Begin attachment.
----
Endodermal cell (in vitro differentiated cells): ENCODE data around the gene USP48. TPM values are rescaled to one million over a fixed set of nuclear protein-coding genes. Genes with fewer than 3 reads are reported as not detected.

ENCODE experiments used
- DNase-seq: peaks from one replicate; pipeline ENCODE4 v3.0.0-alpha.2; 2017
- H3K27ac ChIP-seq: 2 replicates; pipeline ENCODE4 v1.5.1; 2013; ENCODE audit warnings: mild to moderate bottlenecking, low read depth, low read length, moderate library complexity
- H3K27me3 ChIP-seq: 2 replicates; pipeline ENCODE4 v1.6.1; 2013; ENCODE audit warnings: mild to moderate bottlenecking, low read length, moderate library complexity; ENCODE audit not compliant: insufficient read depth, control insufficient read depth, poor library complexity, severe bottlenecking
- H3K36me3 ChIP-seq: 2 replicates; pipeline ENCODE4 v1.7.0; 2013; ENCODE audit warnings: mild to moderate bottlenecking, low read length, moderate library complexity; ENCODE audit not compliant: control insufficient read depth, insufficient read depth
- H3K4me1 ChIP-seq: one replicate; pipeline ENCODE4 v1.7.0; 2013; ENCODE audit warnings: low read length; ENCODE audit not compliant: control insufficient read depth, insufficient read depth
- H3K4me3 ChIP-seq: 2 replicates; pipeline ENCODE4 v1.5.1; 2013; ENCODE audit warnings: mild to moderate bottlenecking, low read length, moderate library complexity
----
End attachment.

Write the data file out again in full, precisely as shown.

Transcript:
Endodermal cell (in vitro differentiated cells): ENCODE data around the gene USP48. TPM values are rescaled to one million over a fixed set of nuclear protein-coding genes. Genes with fewer than 3 reads are reported as not detected.

ENCODE experiments used
- DNase-seq: peaks from one replicate; pipeline ENCODE4 v3.0.0-alpha.2; 2017
- H3K27ac ChIP-seq: 2 replicates; pipeline ENCODE4 v1.5.1; 2013; ENCODE audit warnings: mild to moderate bottlenecking, low read depth, low read length, moderate library complexity
- H3K27me3 ChIP-seq: 2 replicates; pipeline ENCODE4 v1.6.1; 2013; ENCODE audit warnings: mild to moderate bottlenecking, low read length, moderate library complexity; ENCODE audit not compliant: insufficient read depth, control insufficient read depth, poor library complexity, severe bottlenecking
- H3K36me3 ChIP-seq: 2 replicates; pipeline ENCODE4 v1.7.0; 2013; ENCODE audit warnings: mild to moderate bottlenecking, low read length, moderate library complexity; ENCODE audit not compliant: control insufficient read depth, insufficient read depth
- H3K4me1 ChIP-seq: one replicate; pipeline ENCODE4 v1.7.0; 2013; ENCODE audit warnings: low read length; ENCODE audit not compliant: control insufficient read depth, insufficient read depth
- H3K4me3 ChIP-seq: 2 replicates; pipeline ENCODE4 v1.5.1; 2013; ENCODE audit warnings: mild to moderate bottlenecking, low read length, moderate library complexity